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A Fluoropolymer Partner In China

Shanghai 3F finds a global stage by teaming up with several foreign firms

by Jean-François Tremblay
July 14, 2014 | A version of this story appeared in Volume 92, Issue 28

Photo of a Shanghai 3F plant in Changshu, Jiangsu province.
Credit: Shanghai 3F
A partial view of 3F’s facilities in Changshu, where the company operates a plant with DuPont and may operate another one with Solvay.

Many Chinese chemical producers have foreign partners. But Shanghai 3F New Materials appears to have become by a wide margin the favorite Chinese partner of Western fluoropolymer producers. The company has operated a fluorochemicals joint venture with DuPont for several years and is now working with Solvay to set up another production venture.

Nothing obliges these leading foreign companies to team up with 3F. It is somewhat unexpected, in fact. The company is part of a large state-owned chemical producer, a status that suggests rigidity, bureaucracy, and a resistance to adjust to a foreign business partner. Potentially more troubling is that their work with 3F increases the likelihood that the Chinese firm will gain enough expertise to become a global competitor in fluorochemistry. And yet, drawn by the potential of the vast Chinese market, foreign firms are expanding their ties with 3F.

“I’m not trying to be diplomatic, but I honestly find it very easy to work with these people,” says Marco Martinelli, Asia director at Solvay’s specialty polymers business unit. Based in Shanghai for the past year and a half, Martinelli has held numerous meetings with both 3F managers and officials from Shanghai Huayi, the state-owned group to which 3F belongs. “When we have different positions, they listen a lot and show a true willingness to find a reasonable point of equilibrium,” he says.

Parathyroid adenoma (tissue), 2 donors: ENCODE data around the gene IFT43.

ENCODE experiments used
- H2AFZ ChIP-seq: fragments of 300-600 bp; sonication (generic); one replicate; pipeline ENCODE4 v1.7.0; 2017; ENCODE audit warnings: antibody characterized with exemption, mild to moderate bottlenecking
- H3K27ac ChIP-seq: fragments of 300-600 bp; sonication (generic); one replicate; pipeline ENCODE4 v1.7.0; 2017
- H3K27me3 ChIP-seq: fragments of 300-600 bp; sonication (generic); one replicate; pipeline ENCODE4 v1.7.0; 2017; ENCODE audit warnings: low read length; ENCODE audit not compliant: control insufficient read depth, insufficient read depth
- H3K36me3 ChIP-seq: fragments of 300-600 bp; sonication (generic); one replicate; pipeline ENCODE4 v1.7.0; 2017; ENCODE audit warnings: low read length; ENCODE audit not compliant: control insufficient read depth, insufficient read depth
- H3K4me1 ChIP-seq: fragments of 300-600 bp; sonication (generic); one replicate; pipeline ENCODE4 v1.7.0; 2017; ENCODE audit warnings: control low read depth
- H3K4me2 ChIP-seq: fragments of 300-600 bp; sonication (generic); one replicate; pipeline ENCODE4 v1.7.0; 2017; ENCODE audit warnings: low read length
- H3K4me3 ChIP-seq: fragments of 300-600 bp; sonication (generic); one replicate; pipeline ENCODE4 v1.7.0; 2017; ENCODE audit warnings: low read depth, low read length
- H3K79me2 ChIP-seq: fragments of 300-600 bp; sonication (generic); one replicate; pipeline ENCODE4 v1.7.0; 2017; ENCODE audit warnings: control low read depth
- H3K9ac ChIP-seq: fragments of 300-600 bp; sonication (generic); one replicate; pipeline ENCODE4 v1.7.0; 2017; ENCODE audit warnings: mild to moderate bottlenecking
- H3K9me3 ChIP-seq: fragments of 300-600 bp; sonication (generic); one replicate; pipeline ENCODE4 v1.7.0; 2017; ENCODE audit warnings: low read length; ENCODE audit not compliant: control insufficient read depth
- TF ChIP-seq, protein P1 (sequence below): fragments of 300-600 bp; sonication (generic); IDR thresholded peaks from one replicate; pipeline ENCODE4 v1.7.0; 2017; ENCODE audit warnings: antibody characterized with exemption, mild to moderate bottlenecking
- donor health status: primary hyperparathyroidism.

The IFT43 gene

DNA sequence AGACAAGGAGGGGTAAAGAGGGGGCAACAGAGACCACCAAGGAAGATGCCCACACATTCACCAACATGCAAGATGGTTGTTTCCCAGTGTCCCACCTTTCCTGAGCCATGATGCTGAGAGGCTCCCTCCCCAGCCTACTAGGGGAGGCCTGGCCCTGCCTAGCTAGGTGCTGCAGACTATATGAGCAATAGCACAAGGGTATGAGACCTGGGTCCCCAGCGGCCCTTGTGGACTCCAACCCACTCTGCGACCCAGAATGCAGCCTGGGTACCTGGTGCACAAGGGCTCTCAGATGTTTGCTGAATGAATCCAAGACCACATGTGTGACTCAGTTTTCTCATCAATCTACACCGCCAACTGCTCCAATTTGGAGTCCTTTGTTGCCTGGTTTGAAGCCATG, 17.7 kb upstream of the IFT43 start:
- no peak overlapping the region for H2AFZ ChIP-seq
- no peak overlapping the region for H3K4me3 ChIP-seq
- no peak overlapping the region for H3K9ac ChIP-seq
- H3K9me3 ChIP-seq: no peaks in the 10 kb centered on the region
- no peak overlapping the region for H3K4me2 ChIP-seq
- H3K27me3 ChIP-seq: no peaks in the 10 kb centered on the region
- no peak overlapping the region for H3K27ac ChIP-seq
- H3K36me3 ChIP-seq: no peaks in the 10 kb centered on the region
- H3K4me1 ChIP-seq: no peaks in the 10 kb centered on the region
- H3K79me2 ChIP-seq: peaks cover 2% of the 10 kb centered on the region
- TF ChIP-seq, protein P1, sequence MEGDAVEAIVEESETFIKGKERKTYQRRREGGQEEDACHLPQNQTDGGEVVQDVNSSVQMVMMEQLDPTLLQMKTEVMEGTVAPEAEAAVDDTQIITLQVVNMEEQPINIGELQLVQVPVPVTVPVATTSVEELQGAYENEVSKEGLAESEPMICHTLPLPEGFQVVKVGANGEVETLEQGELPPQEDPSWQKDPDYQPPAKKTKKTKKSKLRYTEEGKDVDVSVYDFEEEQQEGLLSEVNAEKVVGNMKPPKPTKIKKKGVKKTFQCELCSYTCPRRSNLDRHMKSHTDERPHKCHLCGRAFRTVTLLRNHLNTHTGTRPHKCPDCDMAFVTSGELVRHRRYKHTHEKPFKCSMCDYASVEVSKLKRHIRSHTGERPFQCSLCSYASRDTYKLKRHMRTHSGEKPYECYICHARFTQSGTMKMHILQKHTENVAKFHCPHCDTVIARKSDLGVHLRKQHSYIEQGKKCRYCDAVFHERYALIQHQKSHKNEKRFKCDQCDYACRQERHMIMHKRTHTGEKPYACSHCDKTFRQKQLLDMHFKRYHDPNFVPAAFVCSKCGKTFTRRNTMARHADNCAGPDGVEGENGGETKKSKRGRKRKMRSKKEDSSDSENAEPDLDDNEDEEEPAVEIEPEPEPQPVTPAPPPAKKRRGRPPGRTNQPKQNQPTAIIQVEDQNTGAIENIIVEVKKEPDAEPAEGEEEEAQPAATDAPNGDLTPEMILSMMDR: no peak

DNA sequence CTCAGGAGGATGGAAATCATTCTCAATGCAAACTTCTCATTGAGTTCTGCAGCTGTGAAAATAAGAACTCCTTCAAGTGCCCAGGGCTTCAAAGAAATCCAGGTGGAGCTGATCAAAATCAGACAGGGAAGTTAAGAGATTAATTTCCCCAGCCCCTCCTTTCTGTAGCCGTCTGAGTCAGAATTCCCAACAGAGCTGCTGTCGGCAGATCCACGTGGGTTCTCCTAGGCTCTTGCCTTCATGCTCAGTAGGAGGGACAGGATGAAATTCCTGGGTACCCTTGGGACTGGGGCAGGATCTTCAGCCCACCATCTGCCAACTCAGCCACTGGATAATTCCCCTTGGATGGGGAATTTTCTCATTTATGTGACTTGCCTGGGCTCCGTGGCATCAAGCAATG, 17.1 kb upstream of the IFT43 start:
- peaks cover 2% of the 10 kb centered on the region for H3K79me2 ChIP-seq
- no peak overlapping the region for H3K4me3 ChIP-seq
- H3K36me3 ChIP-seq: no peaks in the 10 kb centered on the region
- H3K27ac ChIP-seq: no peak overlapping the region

Last November, Solvay and 3F announced two agreements. The first was a long-term contract for 3F to supply raw materials for fluoropolymers that Solvay makes in Changshu, a city near Shanghai where 3F also operates. The second was an agreement in principle that Solvay will take a minority stake in a polytetrafluoroethylene (PTFE) plant that 3F just built, also in Changshu. The plant will be operated by 3F. Prior to the new two deals, 3F had supplied chemicals to Solvay for several years, Martinelli notes.

DuPont has a longer history with 3F. In 2004, it set up a joint venture with the Shanghai firm, also in Changshu, to produce hydrofluorocarbons for refrigerants and other applications.

In 2011, the companies decided to set up a second venture, this one to produce PTFE and fluorinated ethylene propylene resins. And last year, DuPont said it would acquire a minority stake in Changshu 3F Zhonghao New Chemical Materials, a subsidiary of Shanghai 3F. DuPont declined to provide additional comments for this article.

Credit: Jean-François Tremblay/C&EN
Photo of Wei Jian Hua, vice president at Shanghai Huayi and chairman and president of Shanghai 3F New Materials, a Huayi company.
Credit: Jean-François Tremblay/C&EN

Competent staff, high-purity fluorinated monomers, and strong technological capabilities are the three main reasons that foreign firms make 3F their favored fluorochemical partner in China, according to Wei Jianhua, chairman of Shanghai 3F and a vice president of the Huayi group. “And we have reasonable costs, too,” he claims.

Other than DuPont and Solvay, 3F has solid relationships with several other major fluoropolymer producers that it supplies on a long-term basis, Wei says. For instance, Arkema bought a 10% stake in a 3F plant in Changshu in 2013. And Japan’s Kureha acquired 20% of another subsidiary of 3F in Fengzhen, Inner Mongolia.